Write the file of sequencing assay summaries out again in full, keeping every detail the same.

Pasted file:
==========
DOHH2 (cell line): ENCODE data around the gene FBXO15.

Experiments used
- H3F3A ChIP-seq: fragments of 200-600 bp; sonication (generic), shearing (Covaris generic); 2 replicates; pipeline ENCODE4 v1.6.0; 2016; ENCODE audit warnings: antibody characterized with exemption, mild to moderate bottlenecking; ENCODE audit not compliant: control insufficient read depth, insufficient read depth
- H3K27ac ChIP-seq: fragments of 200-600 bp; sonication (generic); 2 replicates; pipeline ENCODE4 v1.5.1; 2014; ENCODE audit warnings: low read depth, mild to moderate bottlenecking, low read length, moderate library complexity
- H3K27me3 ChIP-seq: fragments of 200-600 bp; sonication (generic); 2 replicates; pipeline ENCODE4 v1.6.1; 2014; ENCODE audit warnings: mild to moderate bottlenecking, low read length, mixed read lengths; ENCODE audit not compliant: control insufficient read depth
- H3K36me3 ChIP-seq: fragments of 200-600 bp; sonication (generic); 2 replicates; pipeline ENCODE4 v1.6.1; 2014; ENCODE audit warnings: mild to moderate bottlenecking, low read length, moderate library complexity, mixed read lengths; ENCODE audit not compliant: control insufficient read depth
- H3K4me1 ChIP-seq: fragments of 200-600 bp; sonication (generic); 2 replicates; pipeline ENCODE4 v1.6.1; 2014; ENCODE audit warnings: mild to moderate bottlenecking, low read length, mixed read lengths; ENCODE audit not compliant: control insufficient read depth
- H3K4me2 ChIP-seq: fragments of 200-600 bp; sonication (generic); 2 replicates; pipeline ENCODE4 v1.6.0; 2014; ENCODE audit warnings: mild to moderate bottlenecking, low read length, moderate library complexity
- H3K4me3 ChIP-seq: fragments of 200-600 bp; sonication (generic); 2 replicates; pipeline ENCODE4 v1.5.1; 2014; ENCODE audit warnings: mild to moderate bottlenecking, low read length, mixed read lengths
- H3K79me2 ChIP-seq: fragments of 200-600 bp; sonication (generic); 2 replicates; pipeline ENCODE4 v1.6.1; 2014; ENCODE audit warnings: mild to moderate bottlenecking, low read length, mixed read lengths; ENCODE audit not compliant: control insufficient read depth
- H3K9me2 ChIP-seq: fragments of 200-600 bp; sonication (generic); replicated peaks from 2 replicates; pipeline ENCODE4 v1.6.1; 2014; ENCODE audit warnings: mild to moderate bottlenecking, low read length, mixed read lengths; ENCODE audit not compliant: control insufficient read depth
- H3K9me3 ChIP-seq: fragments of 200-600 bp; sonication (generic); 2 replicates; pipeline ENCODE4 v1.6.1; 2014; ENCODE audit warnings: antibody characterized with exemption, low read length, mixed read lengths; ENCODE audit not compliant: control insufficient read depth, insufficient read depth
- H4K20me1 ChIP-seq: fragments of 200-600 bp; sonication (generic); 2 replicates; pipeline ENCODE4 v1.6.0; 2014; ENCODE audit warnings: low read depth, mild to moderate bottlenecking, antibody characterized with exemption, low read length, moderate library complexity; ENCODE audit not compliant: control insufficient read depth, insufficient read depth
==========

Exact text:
DOHH2 (cell line): ENCODE data around the gene FBXO15.

Experiments used
- H3F3A ChIP-seq: fragments of 200-600 bp; sonication (generic), shearing (Covaris generic); 2 replicates; pipeline ENCODE4 v1.6.0; 2016; ENCODE audit warnings: antibody characterized with exemption, mild to moderate bottlenecking; ENCODE audit not compliant: control insufficient read depth, insufficient read depth
- H3K27ac ChIP-seq: fragments of 200-600 bp; sonication (generic); 2 replicates; pipeline ENCODE4 v1.5.1; 2014; ENCODE audit warnings: low read depth, mild to moderate bottlenecking, low read length, moderate library complexity
- H3K27me3 ChIP-seq: fragments of 200-600 bp; sonication (generic); 2 replicates; pipeline ENCODE4 v1.6.1; 2014; ENCODE audit warnings: mild to moderate bottlenecking, low read length, mixed read lengths; ENCODE audit not compliant: control insufficient read depth
- H3K36me3 ChIP-seq: fragments of 200-600 bp; sonication (generic); 2 replicates; pipeline ENCODE4 v1.6.1; 2014; ENCODE audit warnings: mild to moderate bottlenecking, low read length, moderate library complexity, mixed read lengths; ENCODE audit not compliant: control insufficient read depth
- H3K4me1 ChIP-seq: fragments of 200-600 bp; sonication (generic); 2 replicates; pipeline ENCODE4 v1.6.1; 2014; ENCODE audit warnings: mild to moderate bottlenecking, low read length, mixed read lengths; ENCODE audit not compliant: control insufficient read depth
- H3K4me2 ChIP-seq: fragments of 200-600 bp; sonication (generic); 2 replicates; pipeline ENCODE4 v1.6.0; 2014; ENCODE audit warnings: mild to moderate bottlenecking, low read length, moderate library complexity
- H3K4me3 ChIP-seq: fragments of 200-600 bp; sonication (generic); 2 replicates; pipeline ENCODE4 v1.5.1; 2014; ENCODE audit warnings: mild to moderate bottlenecking, low read length, mixed read lengths
- H3K79me2 ChIP-seq: fragments of 200-600 bp; sonication (generic); 2 replicates; pipeline ENCODE4 v1.6.1; 2014; ENCODE audit warnings: mild to moderate bottlenecking, low read length, mixed read lengths; ENCODE audit not compliant: control insufficient read depth
- H3K9me2 ChIP-seq: fragments of 200-600 bp; sonication (generic); replicated peaks from 2 replicates; pipeline ENCODE4 v1.6.1; 2014; ENCODE audit warnings: mild to moderate bottlenecking, low read length, mixed read lengths; ENCODE audit not compliant: control insufficient read depth
- H3K9me3 ChIP-seq: fragments of 200-600 bp; sonication (generic); 2 replicates; pipeline ENCODE4 v1.6.1; 2014; ENCODE audit warnings: antibody characterized with exemption, low read length, mixed read lengths; ENCODE audit not compliant: control insufficient read depth, insufficient read depth
- H4K20me1 ChIP-seq: fragments of 200-600 bp; sonication (generic); 2 replicates; pipeline ENCODE4 v1.6.0; 2014; ENCODE audit warnings: low read depth, mild to moderate bottlenecking, antibody characterized with exemption, low read length, moderate library complexity; ENCODE audit not compliant: control insufficient read depth, insufficient read depth